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Updating the South Carolina Gamecocks' current basketball scholarship situation

With a big-time transfer visiting this weekend, a look at what the Gamecocks have to offer right now with the dismissal of Eric Cobb and Jamall Gregory.

Jeff Blake-USA TODAY Sports

As things stood a few weeks ago, the South Carolina Gamecocks were projected to only need have three scholarships to fill in the 2016 recruiting cycle thanks to the graduations of Michael Carrera, Laimonas Chatkevicius and Mindaugas Kacinas. But recent events have changed things significantly, leaving Frank Martin with several more spots to fill than originally planned.

Who's in?

Currently, the Gamecocks have three players either signed or committed. Sedee Keita signed his NLI during the early period in November. With the late signing window opening earlier this week, forward Maik-Kalev Kotsar's NLI was processed just yesterday, with the news of his signing announced by Martin on Twitter. We're still waiting on Rakym Felder - who committed back in March - but we expect he'll get his in before the May 18 cutoff.

Where things stand

With Eric Cobb and Jamall Gregory kicked off the team after their recent vandalism and marijuana charges, that leaves the Gamecocks with two extra scholarships that they didn't have before. However, with the recent news about Raymond Doby also being charged with pot possession breaking a few days ago, we'd fully expect that the likelihood of him returning to the team is slim. That would leave the Gamecocks with three scholarships going into the 2016-17 season. Big-time transfer Kory Holden, despite being unavailable to play next season due to NCAA regulations, is in town this weekend and would take one of those scholarships if he ends up here when it's said and done. As for the other two spots, Martin could opt to grab a JUCO or grad transfer that can get on the court right away. Or, he can opt to bank the two scholarships toward next year.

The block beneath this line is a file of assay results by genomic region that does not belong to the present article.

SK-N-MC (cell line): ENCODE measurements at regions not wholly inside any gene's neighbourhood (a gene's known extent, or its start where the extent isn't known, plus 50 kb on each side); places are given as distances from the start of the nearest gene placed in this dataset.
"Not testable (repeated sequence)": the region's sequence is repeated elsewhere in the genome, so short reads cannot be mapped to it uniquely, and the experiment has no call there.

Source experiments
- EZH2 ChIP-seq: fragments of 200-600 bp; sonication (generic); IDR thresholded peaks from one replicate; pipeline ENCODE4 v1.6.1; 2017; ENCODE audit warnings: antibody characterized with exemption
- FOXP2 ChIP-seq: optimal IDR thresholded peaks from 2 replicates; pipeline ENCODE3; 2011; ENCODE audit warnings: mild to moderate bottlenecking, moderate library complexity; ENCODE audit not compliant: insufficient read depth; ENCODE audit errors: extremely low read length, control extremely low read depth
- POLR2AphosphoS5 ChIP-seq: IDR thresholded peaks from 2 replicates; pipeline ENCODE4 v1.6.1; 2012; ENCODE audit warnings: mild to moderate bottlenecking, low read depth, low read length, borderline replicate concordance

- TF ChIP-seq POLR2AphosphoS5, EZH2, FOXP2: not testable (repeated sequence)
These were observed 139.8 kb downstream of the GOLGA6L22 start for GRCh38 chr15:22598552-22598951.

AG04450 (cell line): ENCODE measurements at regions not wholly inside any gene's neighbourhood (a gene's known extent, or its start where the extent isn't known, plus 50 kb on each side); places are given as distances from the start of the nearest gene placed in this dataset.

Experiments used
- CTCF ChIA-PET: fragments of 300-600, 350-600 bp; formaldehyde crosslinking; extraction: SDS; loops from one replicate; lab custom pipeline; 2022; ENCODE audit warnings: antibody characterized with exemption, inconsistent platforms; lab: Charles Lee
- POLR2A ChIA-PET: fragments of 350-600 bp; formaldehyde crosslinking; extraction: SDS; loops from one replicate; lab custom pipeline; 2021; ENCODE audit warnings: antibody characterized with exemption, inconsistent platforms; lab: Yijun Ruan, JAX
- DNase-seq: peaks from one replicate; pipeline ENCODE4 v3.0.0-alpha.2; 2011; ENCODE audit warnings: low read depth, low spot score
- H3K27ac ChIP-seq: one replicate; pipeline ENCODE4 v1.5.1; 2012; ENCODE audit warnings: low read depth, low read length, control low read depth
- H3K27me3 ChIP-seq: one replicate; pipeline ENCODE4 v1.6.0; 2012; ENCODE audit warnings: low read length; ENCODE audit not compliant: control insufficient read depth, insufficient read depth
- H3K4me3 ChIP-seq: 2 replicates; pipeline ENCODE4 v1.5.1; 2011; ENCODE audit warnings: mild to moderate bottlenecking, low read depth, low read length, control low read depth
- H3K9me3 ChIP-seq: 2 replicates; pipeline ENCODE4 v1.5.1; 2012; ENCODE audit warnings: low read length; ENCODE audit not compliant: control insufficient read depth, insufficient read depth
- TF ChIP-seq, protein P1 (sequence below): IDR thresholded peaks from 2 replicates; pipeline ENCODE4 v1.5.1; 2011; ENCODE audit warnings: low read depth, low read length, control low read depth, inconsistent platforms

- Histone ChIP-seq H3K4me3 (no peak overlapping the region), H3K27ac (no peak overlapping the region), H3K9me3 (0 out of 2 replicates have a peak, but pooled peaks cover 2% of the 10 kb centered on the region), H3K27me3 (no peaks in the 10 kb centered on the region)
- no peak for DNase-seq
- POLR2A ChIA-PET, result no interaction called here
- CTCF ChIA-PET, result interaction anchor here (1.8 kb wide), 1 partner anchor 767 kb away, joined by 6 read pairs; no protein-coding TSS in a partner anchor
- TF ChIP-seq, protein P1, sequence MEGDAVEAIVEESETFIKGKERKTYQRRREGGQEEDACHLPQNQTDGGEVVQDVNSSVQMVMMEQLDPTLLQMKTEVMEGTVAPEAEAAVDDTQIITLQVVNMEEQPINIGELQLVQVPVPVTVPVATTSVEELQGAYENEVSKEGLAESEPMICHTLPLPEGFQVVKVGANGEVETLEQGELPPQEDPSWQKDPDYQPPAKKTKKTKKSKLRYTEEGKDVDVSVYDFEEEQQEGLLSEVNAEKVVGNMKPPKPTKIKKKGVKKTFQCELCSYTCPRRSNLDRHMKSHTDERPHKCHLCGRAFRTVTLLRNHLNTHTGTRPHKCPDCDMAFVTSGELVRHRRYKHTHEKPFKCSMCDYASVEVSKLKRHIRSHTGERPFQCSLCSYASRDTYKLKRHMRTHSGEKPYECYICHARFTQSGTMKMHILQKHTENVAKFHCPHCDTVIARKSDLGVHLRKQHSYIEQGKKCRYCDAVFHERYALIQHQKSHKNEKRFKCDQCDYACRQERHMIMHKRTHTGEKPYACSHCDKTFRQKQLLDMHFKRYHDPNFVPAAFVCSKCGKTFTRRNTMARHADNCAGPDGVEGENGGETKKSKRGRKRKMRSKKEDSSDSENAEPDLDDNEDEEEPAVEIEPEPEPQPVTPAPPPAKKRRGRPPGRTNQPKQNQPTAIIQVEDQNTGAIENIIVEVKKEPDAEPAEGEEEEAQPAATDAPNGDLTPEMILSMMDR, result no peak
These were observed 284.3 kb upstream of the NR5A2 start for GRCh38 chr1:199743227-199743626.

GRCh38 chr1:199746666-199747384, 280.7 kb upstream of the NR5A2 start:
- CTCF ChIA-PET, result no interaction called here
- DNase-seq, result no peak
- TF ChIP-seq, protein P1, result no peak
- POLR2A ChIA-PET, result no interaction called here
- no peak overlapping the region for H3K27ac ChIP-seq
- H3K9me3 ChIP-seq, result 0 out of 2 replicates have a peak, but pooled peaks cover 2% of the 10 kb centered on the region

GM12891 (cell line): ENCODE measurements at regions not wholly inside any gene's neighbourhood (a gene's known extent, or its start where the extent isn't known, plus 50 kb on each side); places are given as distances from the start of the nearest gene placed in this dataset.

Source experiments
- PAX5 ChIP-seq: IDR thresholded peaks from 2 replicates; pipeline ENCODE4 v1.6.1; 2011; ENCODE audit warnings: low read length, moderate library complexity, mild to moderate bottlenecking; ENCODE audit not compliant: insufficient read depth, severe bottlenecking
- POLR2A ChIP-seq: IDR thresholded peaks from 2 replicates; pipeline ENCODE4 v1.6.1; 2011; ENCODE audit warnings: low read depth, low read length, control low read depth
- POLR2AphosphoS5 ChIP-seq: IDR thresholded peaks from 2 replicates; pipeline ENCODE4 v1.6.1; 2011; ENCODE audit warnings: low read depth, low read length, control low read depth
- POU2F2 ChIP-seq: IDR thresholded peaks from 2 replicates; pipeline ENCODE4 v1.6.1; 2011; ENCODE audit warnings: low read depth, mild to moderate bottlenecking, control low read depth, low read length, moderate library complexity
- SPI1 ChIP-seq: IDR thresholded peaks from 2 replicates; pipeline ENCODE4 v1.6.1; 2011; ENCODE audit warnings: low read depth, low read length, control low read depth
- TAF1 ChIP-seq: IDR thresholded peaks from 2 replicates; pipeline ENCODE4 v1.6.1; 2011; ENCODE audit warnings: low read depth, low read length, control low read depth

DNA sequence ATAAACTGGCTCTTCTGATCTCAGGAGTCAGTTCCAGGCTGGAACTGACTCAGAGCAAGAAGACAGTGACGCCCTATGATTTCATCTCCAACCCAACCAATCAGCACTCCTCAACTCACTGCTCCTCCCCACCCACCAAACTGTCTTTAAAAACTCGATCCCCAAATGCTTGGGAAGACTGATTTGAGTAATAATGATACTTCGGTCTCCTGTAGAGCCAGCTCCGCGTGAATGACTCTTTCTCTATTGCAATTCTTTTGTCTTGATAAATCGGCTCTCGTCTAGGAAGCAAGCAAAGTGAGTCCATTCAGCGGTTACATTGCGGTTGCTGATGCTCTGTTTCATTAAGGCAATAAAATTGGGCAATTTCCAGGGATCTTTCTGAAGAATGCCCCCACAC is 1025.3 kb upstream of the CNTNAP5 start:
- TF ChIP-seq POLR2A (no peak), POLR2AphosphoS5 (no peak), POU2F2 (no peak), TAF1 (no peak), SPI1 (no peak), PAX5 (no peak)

What impact will the loss of Cobb and Gregory have on the program?

From a depth standpoint, it's obviously not ideal. From a development standpoint, both players were likely to have figured more into the overall lineup with the seniors gone. Cobb averaged six minutes a game as a reserve guard (including a seven-rebound performance against Francis Marion), while Gregory averaged 12 minutes per game in 20 games but didn't see the floor after the Arkansas game on March 5. Gregory certainly appeared to progress more than Cobb did during the season and figured to be a significant part of the rotation in 2016-17. (By the way, Gregory has enrolled at Chipola College and will play JUCO ball next season in an attempt to latch on with a Division 1 program by fall 2017.)